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Wisc: For Those of Us Who Garden With Hmong

  • Subject: [cg] Wisc: For Those of Us Who Garden With Hmong
  • From: Adam36055@aol.com
  • Date: Mon, 29 Nov 2004 19:55:43 EST


I though this might be useful for folks who garden with Hmong refugees and 
sometimes forget why they're here....

I shared this with some of my compadres in the Bronx who say this has been 

Adam Honigman
 Clinton Community Garden 

Monday, November 29, 2004 Variety

Under the strawhat... Reflections on life, art, community, gardening
By Jenny Elliott, Co-Manager, Menomonie Open Market

Well, it must be time to change my hat since the full moon this week is 
called "Full Cold Moon" by my ancestors. It is noticeably colder and dryer and 
definitely "fall" is becoming "winter." The bed has more covers piled high and 
fluffy for greater insulation during these nights of too-expensive heating costs 
and the house cats are slithering in under the layers.

It's time to bake a lot so your house is warmed by the oven while you are 
warmed by the exertion.
A little over a week ago, I joined many from the community who celebrated a 
"Thanks Giving" dinner with the Hmong who were welcoming the new families to 
life in America.

So many of us do not know why immigration to the U.S. was made necessary in 
the first place and why we are welcoming new families. When the United States 
became embroiled in the Viet Nam war, our government engaged the people in Laos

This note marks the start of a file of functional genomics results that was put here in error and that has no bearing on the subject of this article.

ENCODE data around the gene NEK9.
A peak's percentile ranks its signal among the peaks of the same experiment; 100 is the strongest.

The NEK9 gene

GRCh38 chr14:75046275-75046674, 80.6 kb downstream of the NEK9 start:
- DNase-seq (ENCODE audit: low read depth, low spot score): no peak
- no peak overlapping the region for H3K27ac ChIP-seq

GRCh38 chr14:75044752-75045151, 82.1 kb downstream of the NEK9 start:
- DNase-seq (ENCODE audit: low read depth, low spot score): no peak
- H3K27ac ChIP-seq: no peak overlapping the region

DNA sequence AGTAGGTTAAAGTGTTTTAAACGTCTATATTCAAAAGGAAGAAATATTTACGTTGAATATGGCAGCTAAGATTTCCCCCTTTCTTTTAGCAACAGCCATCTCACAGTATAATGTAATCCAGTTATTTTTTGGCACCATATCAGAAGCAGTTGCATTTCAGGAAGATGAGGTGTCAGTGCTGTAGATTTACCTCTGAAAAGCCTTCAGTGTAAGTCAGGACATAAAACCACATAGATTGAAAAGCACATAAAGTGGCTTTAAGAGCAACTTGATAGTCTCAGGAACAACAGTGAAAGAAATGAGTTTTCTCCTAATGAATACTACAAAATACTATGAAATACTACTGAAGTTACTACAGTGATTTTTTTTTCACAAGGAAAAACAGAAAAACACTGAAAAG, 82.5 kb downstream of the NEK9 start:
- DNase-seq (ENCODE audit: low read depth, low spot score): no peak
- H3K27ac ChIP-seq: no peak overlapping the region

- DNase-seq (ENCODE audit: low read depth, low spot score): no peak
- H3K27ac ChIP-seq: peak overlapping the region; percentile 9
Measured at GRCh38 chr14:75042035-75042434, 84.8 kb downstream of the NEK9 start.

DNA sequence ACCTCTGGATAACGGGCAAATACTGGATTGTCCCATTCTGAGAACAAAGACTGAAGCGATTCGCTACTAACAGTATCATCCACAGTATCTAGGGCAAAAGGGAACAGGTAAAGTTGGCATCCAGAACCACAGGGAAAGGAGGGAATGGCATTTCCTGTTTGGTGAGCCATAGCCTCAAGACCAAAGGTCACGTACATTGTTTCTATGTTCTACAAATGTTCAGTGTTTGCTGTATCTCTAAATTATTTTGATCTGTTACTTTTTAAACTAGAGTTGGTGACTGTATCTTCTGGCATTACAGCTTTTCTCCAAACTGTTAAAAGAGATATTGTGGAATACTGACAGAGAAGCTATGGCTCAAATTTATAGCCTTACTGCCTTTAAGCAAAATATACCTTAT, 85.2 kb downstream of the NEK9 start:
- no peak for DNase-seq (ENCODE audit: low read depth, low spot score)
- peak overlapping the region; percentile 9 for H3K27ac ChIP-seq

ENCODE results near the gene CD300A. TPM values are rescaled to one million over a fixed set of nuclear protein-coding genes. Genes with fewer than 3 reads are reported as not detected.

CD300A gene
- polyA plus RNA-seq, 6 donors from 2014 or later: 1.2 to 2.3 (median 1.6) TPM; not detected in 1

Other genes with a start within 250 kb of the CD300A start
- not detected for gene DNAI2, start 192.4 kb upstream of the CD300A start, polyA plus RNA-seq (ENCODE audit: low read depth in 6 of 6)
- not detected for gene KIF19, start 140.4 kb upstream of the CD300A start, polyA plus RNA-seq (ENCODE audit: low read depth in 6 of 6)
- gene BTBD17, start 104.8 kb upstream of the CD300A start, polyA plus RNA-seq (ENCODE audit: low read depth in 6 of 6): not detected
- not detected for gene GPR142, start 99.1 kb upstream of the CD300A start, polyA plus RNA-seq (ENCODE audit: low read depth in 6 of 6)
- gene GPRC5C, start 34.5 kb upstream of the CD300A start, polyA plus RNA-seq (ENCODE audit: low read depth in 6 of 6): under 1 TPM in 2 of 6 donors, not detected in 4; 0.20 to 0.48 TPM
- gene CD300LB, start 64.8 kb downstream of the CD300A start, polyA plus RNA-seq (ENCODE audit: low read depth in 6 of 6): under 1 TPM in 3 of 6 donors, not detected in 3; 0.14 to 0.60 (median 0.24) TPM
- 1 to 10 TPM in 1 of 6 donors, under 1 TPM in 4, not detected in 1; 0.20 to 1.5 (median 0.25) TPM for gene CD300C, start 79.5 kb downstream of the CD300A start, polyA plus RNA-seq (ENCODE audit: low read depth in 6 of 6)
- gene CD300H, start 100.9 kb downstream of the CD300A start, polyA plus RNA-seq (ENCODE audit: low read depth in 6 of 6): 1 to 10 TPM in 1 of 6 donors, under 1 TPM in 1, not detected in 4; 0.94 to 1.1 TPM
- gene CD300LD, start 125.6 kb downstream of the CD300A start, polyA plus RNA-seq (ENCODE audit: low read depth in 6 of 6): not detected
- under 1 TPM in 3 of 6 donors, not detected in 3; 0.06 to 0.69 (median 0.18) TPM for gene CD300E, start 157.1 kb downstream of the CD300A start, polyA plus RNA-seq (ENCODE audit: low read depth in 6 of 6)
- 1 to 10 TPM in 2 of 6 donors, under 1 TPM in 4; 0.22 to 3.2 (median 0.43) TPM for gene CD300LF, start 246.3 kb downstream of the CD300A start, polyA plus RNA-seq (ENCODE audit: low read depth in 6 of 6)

to fight for us in areas that our soldiers could not enter. When our country 
dis-engaged and our soldiers came home, the Hmong warriors still living were 
attacked and driven from their homeland.

Because the original agreement between the U.S. and these fighters was 
supposedly "secret," our country could not come to the defense of people who had 
lost everything. The Hmong have "refugee" status because they cannot return to 
their homeland without great risk of death.

The transition into American culture is difficult when there is little shared 
language and many different social rules. Too often, Hmong people have been 
verbally abused by people who have little understanding of the hurt delivered 
by their words.

We all need to be very aware of how our words affect others. I hear 
youngsters saying things they can only have learned from their elders. Taunting in 
schools leads to actions that are costly and frightening. Even in the halls of 
government, un-civil comments are made.

My heart goes out to all people who have been the recipients of hurtful 
speech and to the families who are now entering our communities.

Words have creative power and our world is made more loving or more hurtful 
by the words we speak. My prayer this day is that all your words may be spoken 
with love and may all the words directed toward you be loving and kind.

Do your work well and be kind.

The American Community Gardening Association listserve is only one of ACGA's services to community gardeners. To learn more about the ACGA and to find out how to join, please go to http://www.communitygarden.org

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